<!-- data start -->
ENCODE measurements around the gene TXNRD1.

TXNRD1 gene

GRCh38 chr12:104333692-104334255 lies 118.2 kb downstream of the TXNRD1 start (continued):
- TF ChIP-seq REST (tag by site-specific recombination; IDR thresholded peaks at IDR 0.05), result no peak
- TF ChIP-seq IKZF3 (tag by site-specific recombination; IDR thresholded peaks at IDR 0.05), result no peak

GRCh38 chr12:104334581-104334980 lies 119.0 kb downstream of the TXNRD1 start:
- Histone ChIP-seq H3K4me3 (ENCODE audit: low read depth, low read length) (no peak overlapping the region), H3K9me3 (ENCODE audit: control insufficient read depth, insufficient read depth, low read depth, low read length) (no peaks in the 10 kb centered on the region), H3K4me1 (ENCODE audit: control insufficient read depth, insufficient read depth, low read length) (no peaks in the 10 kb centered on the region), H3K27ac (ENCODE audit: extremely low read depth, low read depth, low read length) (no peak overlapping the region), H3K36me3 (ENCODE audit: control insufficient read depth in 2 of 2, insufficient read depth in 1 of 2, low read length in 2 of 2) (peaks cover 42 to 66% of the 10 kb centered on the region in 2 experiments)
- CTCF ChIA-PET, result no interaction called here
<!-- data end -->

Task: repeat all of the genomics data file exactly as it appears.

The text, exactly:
ENCODE measurements around the gene TXNRD1.

TXNRD1 gene

GRCh38 chr12:104333692-104334255 lies 118.2 kb downstream of the TXNRD1 start (continued):
- TF ChIP-seq REST (tag by site-specific recombination; IDR thresholded peaks at IDR 0.05), result no peak
- TF ChIP-seq IKZF3 (tag by site-specific recombination; IDR thresholded peaks at IDR 0.05), result no peak

GRCh38 chr12:104334581-104334980 lies 119.0 kb downstream of the TXNRD1 start:
- Histone ChIP-seq H3K4me3 (ENCODE audit: low read depth, low read length) (no peak overlapping the region), H3K9me3 (ENCODE audit: control insufficient read depth, insufficient read depth, low read depth, low read length) (no peaks in the 10 kb centered on the region), H3K4me1 (ENCODE audit: control insufficient read depth, insufficient read depth, low read length) (no peaks in the 10 kb centered on the region), H3K27ac (ENCODE audit: extremely low read depth, low read depth, low read length) (no peak overlapping the region), H3K36me3 (ENCODE audit: control insufficient read depth in 2 of 2, insufficient read depth in 1 of 2, low read length in 2 of 2) (peaks cover 42 to 66% of the 10 kb centered on the region in 2 experiments)
- CTCF ChIA-PET, result no interaction called here